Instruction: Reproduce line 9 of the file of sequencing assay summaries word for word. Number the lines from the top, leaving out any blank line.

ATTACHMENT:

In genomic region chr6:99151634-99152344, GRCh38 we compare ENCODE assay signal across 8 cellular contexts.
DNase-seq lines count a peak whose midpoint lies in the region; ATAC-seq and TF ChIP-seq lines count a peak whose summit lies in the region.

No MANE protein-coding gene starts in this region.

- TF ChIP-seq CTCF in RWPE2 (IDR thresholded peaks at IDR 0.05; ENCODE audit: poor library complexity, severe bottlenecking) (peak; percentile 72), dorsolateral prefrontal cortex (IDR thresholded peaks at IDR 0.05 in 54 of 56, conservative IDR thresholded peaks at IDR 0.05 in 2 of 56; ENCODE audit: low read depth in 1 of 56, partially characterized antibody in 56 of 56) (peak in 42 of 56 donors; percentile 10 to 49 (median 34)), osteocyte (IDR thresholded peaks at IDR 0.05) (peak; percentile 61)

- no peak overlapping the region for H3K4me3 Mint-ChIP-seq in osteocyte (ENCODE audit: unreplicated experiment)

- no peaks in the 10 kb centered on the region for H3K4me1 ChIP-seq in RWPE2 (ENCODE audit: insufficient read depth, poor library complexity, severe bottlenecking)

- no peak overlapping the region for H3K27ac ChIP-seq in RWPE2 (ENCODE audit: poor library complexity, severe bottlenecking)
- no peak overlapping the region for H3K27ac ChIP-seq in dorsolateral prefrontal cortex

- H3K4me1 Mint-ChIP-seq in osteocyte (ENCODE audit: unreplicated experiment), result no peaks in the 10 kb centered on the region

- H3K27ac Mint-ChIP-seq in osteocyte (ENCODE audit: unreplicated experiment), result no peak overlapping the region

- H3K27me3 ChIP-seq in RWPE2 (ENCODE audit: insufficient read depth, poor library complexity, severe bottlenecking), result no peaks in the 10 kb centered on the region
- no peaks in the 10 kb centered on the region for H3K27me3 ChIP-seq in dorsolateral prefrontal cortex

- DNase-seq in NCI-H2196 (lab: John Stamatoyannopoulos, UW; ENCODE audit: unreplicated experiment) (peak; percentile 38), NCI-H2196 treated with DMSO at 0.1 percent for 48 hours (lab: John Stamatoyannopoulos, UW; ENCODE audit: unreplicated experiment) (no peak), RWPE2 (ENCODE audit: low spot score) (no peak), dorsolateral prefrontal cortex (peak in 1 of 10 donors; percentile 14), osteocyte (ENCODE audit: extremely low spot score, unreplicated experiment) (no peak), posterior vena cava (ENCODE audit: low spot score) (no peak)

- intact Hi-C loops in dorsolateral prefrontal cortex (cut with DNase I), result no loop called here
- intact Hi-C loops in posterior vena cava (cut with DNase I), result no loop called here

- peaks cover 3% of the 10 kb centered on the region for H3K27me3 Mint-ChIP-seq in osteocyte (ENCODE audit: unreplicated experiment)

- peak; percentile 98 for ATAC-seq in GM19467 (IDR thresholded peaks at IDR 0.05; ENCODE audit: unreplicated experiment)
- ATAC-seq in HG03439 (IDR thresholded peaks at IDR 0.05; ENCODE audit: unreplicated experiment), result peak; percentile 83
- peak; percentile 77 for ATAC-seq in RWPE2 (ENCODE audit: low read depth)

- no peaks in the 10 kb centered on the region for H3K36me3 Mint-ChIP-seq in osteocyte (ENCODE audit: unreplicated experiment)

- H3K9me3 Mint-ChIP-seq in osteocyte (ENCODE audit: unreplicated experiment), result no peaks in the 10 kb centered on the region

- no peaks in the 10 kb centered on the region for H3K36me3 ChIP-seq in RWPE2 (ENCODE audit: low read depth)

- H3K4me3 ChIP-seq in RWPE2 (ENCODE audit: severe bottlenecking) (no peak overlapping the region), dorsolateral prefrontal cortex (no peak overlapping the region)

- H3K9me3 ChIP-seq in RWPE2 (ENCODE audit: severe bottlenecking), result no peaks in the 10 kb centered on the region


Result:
- H3K4me1 Mint-ChIP-seq in osteocyte (ENCODE audit: unreplicated experiment), result no peaks in the 10 kb centered on the region